There are several blood tests available to determine if you have celiac disease, but the most common is the tTG-IgA test. You need to eat gluten for the test to work, and if the result suggests celiac disease, the doctor will recommend a biopsy of the small intestine to confirm the diagnosis. This procedure is performed by a gastroenterologist. During the procedure the intestine is analyzed to see if there is any damage connected to celiac disease.
Experts recommend testing for celiac disease if you have first-degree relatives with celiac disease and if you have an associated autoimmune disorder or other condition, especially type 1 diabetes, autoimmune thyroid disease, autoimmune liver disease, Down syndrome, Turner syndrome, Williams syndrome, and selective immunoglobulin A (IgA) deficiency. Children older than 3 and adults experiencing symptoms of celiac disease should also be screened.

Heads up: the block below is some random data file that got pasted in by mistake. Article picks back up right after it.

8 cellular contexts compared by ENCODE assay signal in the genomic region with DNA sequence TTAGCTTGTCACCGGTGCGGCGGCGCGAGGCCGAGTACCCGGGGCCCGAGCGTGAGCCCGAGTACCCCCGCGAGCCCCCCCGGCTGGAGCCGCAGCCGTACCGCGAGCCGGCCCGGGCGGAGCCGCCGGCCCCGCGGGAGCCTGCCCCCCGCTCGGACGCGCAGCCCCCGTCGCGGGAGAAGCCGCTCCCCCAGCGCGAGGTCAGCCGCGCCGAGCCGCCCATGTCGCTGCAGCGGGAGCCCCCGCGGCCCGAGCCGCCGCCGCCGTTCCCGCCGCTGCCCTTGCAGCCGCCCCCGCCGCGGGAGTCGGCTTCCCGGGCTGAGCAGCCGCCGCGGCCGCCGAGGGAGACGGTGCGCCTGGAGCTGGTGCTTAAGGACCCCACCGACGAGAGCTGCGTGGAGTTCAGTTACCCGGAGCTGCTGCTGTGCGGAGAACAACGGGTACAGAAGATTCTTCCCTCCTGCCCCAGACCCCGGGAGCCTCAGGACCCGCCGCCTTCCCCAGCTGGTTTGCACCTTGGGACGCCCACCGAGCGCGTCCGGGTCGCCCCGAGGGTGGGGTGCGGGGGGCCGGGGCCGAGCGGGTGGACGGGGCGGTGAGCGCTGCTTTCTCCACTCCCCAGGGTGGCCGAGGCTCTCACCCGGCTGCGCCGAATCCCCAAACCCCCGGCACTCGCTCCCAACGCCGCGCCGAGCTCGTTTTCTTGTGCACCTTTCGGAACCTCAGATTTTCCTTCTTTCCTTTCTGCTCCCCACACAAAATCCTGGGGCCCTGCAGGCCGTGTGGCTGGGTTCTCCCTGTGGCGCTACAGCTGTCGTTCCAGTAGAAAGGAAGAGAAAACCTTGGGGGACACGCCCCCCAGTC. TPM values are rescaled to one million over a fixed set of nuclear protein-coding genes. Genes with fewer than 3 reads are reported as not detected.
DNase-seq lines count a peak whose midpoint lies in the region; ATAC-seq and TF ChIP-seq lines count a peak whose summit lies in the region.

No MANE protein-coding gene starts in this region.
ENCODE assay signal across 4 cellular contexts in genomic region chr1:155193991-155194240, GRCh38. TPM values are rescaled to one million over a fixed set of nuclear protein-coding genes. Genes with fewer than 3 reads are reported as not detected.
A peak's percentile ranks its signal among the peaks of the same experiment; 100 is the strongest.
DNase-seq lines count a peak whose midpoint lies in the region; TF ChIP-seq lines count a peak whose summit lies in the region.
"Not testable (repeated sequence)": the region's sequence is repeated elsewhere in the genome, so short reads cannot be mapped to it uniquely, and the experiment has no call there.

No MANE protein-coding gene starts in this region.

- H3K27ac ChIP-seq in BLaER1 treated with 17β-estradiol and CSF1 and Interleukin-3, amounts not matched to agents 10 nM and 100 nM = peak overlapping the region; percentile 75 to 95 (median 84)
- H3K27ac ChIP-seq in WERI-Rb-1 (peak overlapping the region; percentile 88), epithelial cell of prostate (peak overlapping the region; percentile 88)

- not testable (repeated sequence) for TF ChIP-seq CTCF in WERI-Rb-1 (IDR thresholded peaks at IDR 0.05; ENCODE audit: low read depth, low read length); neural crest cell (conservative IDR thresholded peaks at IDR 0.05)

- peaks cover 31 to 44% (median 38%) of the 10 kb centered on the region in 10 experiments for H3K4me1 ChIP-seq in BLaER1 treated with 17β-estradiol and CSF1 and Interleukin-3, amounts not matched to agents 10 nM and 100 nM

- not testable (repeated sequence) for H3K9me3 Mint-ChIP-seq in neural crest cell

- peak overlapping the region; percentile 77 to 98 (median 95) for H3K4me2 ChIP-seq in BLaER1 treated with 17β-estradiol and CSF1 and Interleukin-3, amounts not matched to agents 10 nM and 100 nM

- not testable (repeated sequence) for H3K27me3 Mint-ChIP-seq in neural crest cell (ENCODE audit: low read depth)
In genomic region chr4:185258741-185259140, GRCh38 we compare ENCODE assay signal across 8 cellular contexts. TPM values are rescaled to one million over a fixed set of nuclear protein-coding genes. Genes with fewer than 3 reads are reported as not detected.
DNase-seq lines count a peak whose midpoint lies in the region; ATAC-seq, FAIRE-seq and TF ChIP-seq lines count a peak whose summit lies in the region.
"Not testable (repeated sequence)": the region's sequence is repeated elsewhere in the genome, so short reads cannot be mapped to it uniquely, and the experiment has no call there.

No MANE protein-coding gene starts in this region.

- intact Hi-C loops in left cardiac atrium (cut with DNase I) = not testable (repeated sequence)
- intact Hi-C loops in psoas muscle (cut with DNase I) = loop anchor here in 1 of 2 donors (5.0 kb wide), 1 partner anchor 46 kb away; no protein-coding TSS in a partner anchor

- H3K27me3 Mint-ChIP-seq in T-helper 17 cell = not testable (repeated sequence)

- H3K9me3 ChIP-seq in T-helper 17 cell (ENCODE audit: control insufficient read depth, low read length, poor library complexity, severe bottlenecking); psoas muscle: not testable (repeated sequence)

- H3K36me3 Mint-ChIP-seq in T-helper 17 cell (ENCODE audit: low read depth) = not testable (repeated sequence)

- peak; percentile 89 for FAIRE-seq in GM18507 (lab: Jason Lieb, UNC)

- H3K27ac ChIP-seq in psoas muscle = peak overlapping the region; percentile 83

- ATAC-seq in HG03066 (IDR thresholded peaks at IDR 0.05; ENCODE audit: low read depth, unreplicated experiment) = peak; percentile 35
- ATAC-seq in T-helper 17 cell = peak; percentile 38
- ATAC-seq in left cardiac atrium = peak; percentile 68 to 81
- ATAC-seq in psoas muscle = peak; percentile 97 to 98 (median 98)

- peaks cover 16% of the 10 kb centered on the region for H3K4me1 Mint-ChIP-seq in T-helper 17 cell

Eating a Gluten-Free Diet
Whether it’s celiac disease or gluten sensitivity the prescription for better health is to stick to eating gluten-free foods.
Steer clear of gluten-containing foods such as:
- Wheat and its derivatives
- Brewer’s yeast
- Wheat starch
- Pasta and noodles
- Crackers and potato chips
- Backed goods
- French fries
- Salad dressings
Of course, there’s a wealth of gluten-free products, such as gluten-free pasta and bread, to replace any of your favorite foods that contain gluten on the list above. Look for gluten-free labels, and get used to checking the ingredient labels for gluten, which, remember, hangs out in:
- Brewer’s yeast
Could FODMAPs Be to Blame?
Although there’s much to be uncovered about celiac disease and gluten sensitivity, recent research indicates that the ingestion of gluten isn’t the only culprit. Apparently FODMAPs may be partly to blame for gluten sensitivity. FODMAPs are sugar alcohols and short-chain carbohydrates that the body has a difficult time digesting. And guess what’s high in FODMAPS? The gluten-rich grains wheat, barley and rye!
Eating a low-FODMAP diet of the following foods may help ease the symptoms of gluten sensitivity.